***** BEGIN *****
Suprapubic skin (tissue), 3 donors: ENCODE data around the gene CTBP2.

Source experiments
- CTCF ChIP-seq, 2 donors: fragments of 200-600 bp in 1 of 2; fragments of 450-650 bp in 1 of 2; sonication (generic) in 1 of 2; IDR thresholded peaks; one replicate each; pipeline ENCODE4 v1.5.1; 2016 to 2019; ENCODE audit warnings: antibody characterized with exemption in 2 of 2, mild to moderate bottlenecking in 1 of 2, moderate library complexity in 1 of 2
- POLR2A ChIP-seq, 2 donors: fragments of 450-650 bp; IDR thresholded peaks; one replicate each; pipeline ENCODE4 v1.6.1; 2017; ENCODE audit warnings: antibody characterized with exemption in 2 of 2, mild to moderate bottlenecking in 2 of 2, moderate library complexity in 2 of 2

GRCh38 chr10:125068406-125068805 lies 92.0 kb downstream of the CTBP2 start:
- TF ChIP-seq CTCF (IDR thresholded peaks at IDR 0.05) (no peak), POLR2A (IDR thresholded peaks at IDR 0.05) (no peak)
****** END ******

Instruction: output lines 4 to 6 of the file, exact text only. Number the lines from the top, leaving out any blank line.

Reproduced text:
- POLR2A ChIP-seq, 2 donors: fragments of 450-650 bp; IDR thresholded peaks; one replicate each; pipeline ENCODE4 v1.6.1; 2017; ENCODE audit warnings: antibody characterized with exemption in 2 of 2, mild to moderate bottlenecking in 2 of 2, moderate library complexity in 2 of 2

GRCh38 chr10:125068406-125068805 lies 92.0 kb downstream of the CTBP2 start:
- TF ChIP-seq CTCF (IDR thresholded peaks at IDR 0.05) (no peak), POLR2A (IDR thresholded peaks at IDR 0.05) (no peak)